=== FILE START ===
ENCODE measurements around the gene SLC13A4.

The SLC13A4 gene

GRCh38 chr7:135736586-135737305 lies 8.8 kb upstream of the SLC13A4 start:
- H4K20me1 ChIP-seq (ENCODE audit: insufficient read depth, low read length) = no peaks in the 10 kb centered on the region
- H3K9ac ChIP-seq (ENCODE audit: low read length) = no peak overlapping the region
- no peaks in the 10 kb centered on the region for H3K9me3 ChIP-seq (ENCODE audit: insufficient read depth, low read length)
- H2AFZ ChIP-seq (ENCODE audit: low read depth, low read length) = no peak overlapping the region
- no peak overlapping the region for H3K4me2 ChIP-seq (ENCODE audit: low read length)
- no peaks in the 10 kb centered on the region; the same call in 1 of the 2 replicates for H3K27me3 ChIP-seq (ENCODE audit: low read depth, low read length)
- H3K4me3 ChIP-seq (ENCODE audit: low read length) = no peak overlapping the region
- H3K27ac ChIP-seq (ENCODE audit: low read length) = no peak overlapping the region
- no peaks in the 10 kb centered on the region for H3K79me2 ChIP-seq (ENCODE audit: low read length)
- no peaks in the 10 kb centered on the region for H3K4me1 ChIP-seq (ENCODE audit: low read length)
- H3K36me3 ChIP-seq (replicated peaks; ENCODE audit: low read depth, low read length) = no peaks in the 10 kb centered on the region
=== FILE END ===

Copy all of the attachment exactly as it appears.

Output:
ENCODE measurements around the gene SLC13A4.

The SLC13A4 gene

GRCh38 chr7:135736586-135737305 lies 8.8 kb upstream of the SLC13A4 start:
- H4K20me1 ChIP-seq (ENCODE audit: insufficient read depth, low read length) = no peaks in the 10 kb centered on the region
- H3K9ac ChIP-seq (ENCODE audit: low read length) = no peak overlapping the region
- no peaks in the 10 kb centered on the region for H3K9me3 ChIP-seq (ENCODE audit: insufficient read depth, low read length)
- H2AFZ ChIP-seq (ENCODE audit: low read depth, low read length) = no peak overlapping the region
- no peak overlapping the region for H3K4me2 ChIP-seq (ENCODE audit: low read length)
- no peaks in the 10 kb centered on the region; the same call in 1 of the 2 replicates for H3K27me3 ChIP-seq (ENCODE audit: low read depth, low read length)
- H3K4me3 ChIP-seq (ENCODE audit: low read length) = no peak overlapping the region
- H3K27ac ChIP-seq (ENCODE audit: low read length) = no peak overlapping the region
- no peaks in the 10 kb centered on the region for H3K79me2 ChIP-seq (ENCODE audit: low read length)
- no peaks in the 10 kb centered on the region for H3K4me1 ChIP-seq (ENCODE audit: low read length)
- H3K36me3 ChIP-seq (replicated peaks; ENCODE audit: low read depth, low read length) = no peaks in the 10 kb centered on the region